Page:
U.S. patent publication No. 2004/0064150 A1 (Becker) discloses balloon catheters formed of a stiff hypotube to be pushed into a sinus. The balloon catheters have a stiff hypotube with a fixed pre-set angle that enables them to be pushed into the sinus. In at least some procedures wherein it is desired to position the balloon catheter in the ostium of a paranasal sinus, it is necessary to advance the balloon catheter through complicated or tortuous anatomy in order to properly position the balloon catheter within the desired sinus ostium. Also, there is a degree of individual variation in the intranasal and paranasal anatomy of human beings, thus making it difficult to design a stiff-shaft balloon catheter that is optimally shaped for use in all individuals. Indeed, rigid catheters formed of hypotubes that have pre-set angles cannot be easily adjusted by the physician to different shapes to account for individual variations in the anatomy. In view of this, the Becker patent application describes the necessity of having available a set of balloon catheters, each having a particular fixed angle so that the physician can select the appropriate catheter for the patient's anatomy. The requirement to test multiple disposable catheters for fit is likely to be very expensive and impractical. Moreover, if such catheter are disposable items (e.g., not sterilizable and reusable) the need to test and discard a number of catheters before finding one that has the ideal bend angle even further exacerbates the expense factor of Becker's approach.

More recently, new devices, systems and methods have been devised to enable the performance of FESS procedures and other ENT surgeries with minimal or no removal or modification of normal anatomical structures. Such new methods include, but are not limited to, uncinate-sparing procedures using Balloon Sinuplasty™ tools and uncinate-sparing ethmoidectomy procedures using catheters, non-rigid instruments and advanced imaging techniques (Acclarent, Inc., Menlo Park, Calif.). Examples of these new devices, systems and methods are described in incorporated U.S. patent application Ser. No. 10/829,917 entitled Devices, Systems and Methods for Diagnosing and Treating Sinusitis and Other Disorders of the Ears, Nose and/or Throat; Ser. No. 10/944,270 entitled Apparatus and Methods for Dilating and Modifying Ostia of Paranasal Sinuses and Other Intranasal or Paranasal Structures; Ser. No. 11/116,118 entitled Methods and Devices for Performing Procedures Within the Ear, Nose, Throat and Paranasal Sinuses filed Apr. 26, 2005 and Ser. No. 11/150,847 filed Jun. 10, 2005, each of which is hereby incorporated herein, in its entirety. Procedures using Balloon Sinuplasty™ tools such as those described in the above-noted applications, for example, are performable using various types of guidance including but not limited to C-arm fluoroscopy, transnasal endoscopy, optical image guidance and/or electromagnetic image guidance.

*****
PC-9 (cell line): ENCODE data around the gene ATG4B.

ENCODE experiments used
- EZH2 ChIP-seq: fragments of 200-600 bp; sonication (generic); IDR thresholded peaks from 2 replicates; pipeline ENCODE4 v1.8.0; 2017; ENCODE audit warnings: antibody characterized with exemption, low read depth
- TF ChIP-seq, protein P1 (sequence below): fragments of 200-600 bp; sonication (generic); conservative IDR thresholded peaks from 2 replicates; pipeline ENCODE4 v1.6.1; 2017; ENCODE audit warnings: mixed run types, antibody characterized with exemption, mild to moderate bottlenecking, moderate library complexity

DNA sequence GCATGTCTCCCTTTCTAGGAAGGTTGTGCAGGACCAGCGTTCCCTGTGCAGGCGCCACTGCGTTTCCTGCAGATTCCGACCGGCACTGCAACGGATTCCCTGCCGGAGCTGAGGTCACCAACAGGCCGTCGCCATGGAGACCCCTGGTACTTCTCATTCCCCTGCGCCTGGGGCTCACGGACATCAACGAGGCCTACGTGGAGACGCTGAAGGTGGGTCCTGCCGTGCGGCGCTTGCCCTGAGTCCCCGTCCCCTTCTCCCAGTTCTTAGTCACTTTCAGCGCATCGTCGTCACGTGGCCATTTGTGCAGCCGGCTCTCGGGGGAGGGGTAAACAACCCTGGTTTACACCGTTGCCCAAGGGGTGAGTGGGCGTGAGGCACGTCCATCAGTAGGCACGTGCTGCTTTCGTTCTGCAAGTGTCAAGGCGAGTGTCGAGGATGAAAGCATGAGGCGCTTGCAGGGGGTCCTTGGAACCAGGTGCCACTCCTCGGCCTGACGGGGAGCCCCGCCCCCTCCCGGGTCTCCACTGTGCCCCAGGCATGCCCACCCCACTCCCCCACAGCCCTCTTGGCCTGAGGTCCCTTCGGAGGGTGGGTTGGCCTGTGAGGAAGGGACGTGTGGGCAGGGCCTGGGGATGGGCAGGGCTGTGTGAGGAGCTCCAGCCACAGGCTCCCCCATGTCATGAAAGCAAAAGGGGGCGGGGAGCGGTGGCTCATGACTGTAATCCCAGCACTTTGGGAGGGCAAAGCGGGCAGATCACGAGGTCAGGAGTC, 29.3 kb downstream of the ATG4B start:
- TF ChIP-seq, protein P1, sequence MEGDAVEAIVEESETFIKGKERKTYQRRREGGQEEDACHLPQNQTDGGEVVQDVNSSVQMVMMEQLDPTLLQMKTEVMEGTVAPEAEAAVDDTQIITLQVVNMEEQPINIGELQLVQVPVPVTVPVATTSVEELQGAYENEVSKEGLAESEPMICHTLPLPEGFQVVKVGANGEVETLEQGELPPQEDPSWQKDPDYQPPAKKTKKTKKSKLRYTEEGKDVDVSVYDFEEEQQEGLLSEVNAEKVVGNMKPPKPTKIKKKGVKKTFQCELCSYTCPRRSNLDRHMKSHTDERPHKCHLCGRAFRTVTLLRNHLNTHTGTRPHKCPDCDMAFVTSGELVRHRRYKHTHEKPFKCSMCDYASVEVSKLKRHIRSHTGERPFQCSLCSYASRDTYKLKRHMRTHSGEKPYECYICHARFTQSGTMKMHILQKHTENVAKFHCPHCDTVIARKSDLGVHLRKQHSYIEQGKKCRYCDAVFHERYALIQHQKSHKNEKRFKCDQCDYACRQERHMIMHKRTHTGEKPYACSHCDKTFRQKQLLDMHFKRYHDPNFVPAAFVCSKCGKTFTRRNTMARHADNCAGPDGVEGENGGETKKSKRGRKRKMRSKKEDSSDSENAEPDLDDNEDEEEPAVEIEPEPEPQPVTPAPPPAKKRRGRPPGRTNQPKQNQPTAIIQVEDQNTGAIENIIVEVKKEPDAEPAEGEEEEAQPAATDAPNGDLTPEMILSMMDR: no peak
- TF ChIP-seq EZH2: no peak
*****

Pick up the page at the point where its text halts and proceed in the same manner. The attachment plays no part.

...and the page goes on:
Lavage or irrigation procedures have been performed with a straight, flexible tube that is advanceable to some regions of the anatomy to deliver irrigatino or suction to the region from an opening in a distal end of the tube. Problems with these tube and procedures have included kinking of the tube when passed through a guide catether having a bend in the distal end portion adapted to bend the tube toward a particular anatomical location, poor tracking over a guidewire to deliver a distal end of the tube to a desired location, possibly due to stiffness (insufficient flexibility) of the tube and/or tolerance between the lumen of the tube and the guidewire over which it is tracking being too great, tube diameter too large for placement in some locations, and tube diameter too large to be used with small guide catheters (having a relatively small inside diameter). Further the ability to completely rinse out an area such as a sinus has sometimes been compromised, by any of the drawbacks mentioned above and/or ineffective spray delivered from the tube.

There is a continuing need for devices, systems and methods that are optimal for minimally invasive treatment of sinusitis and other ear, nose and throat disorders.

BRIEF DESCRIPTION OF THE DRAWINGS

FIG. 1 shows components that are useable together in an irrigation system according to one embodiment of the present application.

FIG. 2A is a partial view of an irrigation catheter according to an embodiment of the present invention.

FIG. 2B is a longitudinal sectional view of FIG. 2A.

FIG. 2C is an enlarged view of the portion of FIG. 2A within circle 2C.

FIG. 2D is an enlarged view of the portion of FIG. 2B within circle 2D.

FIG. 3A is a partial view of an irrigation system showing a distal tip portion of a stylet extending distally from a distal end of an irrigation catheter.

FIG. 3B illustrates an irrigation system having been inserted though a guide catheter.

FIG. 3C is a cross-sectional view of a distal tip portion of a stylet.

FIG. 3D is a cross-sectional view of an intermediate portion of a stylet.

FIG. 3E is a cross-sectional view of a proximal portion of a stylet.